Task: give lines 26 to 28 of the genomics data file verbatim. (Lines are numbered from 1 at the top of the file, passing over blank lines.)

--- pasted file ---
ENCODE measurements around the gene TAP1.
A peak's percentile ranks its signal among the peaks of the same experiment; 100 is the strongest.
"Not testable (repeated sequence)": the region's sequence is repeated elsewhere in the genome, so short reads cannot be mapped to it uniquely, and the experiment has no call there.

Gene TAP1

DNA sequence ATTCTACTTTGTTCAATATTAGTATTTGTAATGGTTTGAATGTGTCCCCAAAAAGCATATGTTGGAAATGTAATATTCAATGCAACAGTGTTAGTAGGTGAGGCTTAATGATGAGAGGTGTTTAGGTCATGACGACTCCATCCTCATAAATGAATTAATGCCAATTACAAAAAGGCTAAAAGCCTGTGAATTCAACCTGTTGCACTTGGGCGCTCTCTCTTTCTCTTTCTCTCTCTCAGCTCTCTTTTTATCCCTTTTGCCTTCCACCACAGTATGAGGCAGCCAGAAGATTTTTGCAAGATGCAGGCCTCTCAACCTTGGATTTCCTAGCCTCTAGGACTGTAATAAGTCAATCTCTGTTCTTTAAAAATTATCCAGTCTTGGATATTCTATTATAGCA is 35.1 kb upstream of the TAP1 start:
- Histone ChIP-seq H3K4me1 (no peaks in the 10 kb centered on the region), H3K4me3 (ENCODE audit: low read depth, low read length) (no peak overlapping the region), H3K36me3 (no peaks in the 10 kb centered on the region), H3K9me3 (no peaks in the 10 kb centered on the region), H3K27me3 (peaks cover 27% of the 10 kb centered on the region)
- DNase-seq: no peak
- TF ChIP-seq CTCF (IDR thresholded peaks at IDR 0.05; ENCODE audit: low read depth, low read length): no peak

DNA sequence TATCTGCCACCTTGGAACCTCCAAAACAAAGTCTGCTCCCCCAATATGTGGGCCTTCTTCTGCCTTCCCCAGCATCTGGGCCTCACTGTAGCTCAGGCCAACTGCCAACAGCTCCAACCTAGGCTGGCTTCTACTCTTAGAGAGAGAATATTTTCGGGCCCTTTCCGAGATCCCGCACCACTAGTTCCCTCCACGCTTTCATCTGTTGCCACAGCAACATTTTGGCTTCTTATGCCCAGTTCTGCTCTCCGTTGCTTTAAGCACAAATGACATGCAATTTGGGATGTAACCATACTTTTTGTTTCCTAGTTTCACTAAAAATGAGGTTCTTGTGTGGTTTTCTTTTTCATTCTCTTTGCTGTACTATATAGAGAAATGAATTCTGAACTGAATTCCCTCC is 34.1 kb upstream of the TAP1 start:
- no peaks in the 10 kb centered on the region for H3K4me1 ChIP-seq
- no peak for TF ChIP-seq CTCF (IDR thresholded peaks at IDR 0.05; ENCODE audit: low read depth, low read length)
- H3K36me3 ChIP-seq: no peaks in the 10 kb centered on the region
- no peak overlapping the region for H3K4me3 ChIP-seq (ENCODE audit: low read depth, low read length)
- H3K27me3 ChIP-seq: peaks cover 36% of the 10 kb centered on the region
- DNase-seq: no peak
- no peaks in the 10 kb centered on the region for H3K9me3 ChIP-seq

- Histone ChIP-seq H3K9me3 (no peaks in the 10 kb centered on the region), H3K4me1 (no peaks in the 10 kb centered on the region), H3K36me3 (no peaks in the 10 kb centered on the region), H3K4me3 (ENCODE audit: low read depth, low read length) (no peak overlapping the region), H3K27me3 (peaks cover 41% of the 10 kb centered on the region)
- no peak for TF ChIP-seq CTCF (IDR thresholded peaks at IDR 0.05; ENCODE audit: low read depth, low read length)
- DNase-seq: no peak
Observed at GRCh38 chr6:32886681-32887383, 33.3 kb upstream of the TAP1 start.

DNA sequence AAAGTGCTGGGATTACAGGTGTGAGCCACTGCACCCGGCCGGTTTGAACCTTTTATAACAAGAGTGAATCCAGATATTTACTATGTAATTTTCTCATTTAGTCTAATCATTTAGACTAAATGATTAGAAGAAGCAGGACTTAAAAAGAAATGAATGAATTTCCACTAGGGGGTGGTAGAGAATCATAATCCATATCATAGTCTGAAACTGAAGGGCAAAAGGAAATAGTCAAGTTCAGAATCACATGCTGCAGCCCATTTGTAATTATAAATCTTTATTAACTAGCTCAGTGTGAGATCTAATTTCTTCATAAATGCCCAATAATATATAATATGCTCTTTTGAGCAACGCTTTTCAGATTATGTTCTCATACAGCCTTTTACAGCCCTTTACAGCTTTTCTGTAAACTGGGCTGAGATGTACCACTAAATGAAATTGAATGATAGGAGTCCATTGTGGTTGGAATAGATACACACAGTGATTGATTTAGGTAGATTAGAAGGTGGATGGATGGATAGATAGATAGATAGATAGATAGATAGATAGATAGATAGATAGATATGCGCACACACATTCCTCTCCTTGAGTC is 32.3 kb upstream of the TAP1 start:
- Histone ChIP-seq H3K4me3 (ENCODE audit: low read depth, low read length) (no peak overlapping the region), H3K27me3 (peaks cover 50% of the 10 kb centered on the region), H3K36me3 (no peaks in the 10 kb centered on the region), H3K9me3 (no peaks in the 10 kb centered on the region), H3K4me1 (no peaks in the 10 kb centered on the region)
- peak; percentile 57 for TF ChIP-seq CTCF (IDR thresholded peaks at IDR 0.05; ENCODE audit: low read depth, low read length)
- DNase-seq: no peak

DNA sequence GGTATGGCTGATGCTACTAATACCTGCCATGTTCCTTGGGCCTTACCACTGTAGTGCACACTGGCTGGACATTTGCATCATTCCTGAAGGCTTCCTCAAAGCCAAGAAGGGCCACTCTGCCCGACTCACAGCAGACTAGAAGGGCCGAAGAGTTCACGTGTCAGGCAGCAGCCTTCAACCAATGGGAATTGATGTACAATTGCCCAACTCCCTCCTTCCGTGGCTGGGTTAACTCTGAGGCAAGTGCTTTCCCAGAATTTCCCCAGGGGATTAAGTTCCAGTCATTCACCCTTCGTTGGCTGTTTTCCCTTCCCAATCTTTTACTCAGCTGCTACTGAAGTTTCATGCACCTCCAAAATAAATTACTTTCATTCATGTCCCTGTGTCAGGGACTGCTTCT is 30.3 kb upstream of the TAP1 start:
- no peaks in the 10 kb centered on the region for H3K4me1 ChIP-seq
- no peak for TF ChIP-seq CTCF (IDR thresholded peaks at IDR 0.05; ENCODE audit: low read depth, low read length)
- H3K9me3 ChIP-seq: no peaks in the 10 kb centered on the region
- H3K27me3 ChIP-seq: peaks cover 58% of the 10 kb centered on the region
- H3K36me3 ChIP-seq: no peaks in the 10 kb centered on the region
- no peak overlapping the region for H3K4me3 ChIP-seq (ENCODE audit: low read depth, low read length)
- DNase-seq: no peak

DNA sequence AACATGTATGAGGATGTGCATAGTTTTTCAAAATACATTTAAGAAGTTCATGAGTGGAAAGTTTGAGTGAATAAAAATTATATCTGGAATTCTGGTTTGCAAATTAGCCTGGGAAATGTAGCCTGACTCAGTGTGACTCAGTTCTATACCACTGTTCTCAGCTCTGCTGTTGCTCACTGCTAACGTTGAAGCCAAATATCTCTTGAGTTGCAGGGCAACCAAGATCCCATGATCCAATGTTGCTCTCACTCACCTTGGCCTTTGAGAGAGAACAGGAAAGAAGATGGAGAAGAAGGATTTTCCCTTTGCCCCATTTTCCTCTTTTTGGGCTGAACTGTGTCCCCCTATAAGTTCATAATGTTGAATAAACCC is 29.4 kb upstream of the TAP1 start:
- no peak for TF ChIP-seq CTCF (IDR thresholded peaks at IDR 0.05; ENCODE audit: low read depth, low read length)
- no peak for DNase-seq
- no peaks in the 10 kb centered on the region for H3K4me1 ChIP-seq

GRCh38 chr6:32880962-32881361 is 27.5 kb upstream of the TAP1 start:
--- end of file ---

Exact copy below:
- no peaks in the 10 kb centered on the region for H3K4me1 ChIP-seq
- no peak for TF ChIP-seq CTCF (IDR thresholded peaks at IDR 0.05; ENCODE audit: low read depth, low read length)
- H3K9me3 ChIP-seq: no peaks in the 10 kb centered on the region